Dustin Putman
 This Year

Reviews by Title

Reviews by Year
1997 & previous

Reviews by Rating
4 Star Reviews
3.5 Star Reviews
3 Star Reviews
2.5 Star Reviews
2 Star Reviews
1.5 Star Reviews
1 Star Reviews
0.5 Star Reviews
Zero Star Reviews
Haunted Sideshow

Dustin Putman

Dustin's Review

Godsend (2004)
2 Stars

Directed by Nick Hamm
Cast: Greg Kinnear, Rebecca Romijn-Stamos, Cameron Bright, Robert De Niro, Janet Bailey
2004 – 102 minutes
Rated: Rated PG-13 (for violence, sexual situations, and thematic material).
Reviewed by Dustin Putman, May 1, 2004.

"Godsend" has a provocative whopper of a premise, and then opts to waste its potential in favor of a barrage of cheap jump scares and clumsy plotting. For a film that has been sitting on the shelf for nearly a year, one would assume director Nick Hamm and studio Lions Gate would have used the extra time to fine-tune its many problems. A total of seven different endings were allegedly shot, and if the discouraging, anticlimactic non-ending found the final product is any indication, the worst of the seven was used. "Godsend" takes its time in building tension, but there is no payoff.

Paul (Greg Kinnear) and Jessie Duncan (Rebecca Romijn-Stamos) are devastated when their cherubic son, Adam (Cameron Bright), is killed in a freak car accident the day after his eighth birthday. They are visited after the funeral by Dr. Richard Wells (Robert De Niro), head scientist at the Godsend Institute, who makes them an offer. He believes to have perfected the illegal cloning procedure, and by taking a single cell from Adam and injecting it into Jessie, they could conceive an exact replica of their late son. Paul and Jessie agree in a moment of tortured grief, and nine months later, Adam is born once more. All seems to be fine for the couple until Adam passes the age in which he died. Suddenly, Adam is plagued by horrible nightmares and, little by little, takes on psychopathic tendencies.

"Godsend" poses a lot of questions, some of which are answered by the conclusion, but as the ridiculous plot developments mount further questions arise that the film is not confident enough to satisfactorily wrap up. Who is the young boy Adam sees in his visions who goes by the name of Zachary? Why is Adam taking on a double personality, that of the sweet boy Paul and Jessie know and a more violent and creepy youngster possibly capable of murder? What is Dr. Richard Wells hiding from the distressed couple? Director Nick Hamm and screenwriter Mark Bomback address these perplexities in a half-hearted manner, going as far as to set up the downbeat, but natural progression the story seems to be headed toward and then not having the courage to go through with it. And because the makers were too lazy or just didn't care, one noticeably huge plot hole is left hanging in the balance, making the entire picture more irrational than it needed to be.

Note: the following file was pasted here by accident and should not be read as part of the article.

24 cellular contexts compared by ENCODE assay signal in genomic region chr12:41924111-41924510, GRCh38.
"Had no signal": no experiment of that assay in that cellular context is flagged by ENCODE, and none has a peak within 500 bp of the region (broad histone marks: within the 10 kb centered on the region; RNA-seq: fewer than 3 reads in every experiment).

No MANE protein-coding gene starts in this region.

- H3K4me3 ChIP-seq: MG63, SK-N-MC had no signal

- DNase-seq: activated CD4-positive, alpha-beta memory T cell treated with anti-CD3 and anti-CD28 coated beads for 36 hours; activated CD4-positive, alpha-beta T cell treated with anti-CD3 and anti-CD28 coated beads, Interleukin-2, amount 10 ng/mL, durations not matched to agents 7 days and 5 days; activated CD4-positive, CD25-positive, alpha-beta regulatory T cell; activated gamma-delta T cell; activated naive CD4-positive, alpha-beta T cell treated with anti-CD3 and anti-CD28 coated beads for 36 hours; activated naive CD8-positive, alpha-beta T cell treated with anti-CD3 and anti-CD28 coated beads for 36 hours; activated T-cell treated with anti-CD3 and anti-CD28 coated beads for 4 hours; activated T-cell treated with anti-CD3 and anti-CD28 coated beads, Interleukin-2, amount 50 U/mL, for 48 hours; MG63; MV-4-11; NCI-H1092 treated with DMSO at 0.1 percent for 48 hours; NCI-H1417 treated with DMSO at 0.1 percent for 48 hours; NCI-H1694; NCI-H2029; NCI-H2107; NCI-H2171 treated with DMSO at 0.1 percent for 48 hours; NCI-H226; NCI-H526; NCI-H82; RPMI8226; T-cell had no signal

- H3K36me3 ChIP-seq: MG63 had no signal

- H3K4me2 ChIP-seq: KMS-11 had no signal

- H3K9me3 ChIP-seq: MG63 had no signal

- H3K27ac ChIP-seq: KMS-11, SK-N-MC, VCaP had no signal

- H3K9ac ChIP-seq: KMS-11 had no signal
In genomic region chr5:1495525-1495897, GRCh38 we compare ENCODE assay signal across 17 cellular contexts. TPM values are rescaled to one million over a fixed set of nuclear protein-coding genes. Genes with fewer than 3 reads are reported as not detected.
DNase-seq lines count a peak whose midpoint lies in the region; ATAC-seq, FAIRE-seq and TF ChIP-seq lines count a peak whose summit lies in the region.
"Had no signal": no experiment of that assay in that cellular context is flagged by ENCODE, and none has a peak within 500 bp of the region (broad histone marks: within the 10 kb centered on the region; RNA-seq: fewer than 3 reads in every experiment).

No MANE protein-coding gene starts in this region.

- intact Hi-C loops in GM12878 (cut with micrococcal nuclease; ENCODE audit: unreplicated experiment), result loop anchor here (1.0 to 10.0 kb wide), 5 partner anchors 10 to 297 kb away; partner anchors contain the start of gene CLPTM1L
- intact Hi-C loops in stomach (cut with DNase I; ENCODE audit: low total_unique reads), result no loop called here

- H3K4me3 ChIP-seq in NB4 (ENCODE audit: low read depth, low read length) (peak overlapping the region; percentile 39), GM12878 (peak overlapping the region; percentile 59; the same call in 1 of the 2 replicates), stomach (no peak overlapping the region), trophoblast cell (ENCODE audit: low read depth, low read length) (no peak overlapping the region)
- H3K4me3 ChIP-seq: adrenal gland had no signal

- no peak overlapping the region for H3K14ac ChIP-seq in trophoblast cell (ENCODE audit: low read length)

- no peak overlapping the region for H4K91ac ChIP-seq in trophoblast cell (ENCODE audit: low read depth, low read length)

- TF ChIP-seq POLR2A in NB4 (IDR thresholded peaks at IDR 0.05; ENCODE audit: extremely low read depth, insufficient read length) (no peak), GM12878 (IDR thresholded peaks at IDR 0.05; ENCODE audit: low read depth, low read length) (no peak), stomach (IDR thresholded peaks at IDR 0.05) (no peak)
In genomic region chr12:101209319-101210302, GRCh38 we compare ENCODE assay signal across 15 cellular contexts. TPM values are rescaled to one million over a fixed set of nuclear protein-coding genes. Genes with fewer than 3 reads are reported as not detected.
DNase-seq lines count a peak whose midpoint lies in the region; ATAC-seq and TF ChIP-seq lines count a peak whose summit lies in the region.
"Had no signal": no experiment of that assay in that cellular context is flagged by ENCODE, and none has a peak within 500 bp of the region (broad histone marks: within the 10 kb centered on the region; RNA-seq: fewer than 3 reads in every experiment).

For a while, at least, the movie is deceptively well made. The opening scenes are delicately handled in a truthful manner, as Jessie and Paul struggle to come to terms with their son's untimely passing. The first couple nightmares Adam experiences are also reasonably effective, with one scene set in a bathtub expertly nerve-rattling, but before long it becomes apparent that director Hamm has no idea where he is taking the characters and their predicament. The film creaks as it goes through the worn-out, watered-down motions of a PG-13 slasher movie wannabe, and then maddeningly ends without any sense of closure or respect for its leads.

The actors try to mask the picture's inadequacies, but to no avail. Their fine performances, including that of Greg Kinnear (2003's "Stuck on You"), Rebecca Romijn-Stamos (2004's "The Punisher"), and Robert De Niro (2001's "15 Minutes"), are at the service of a mediocre script. Eventually, the down-to-earth roles they have worked to create in the first act get lost in the shuffle of a lot of running and screaming. "Godsend" is a classic case of a motion picture not adequately ready when filming commenced, and the sloppy unevenness of the proceedings lays testament to this. The whole movie is a brooding, atmospheric lark on a road to nowhere.
© 2004 by Dustin Putman
Dustin Putman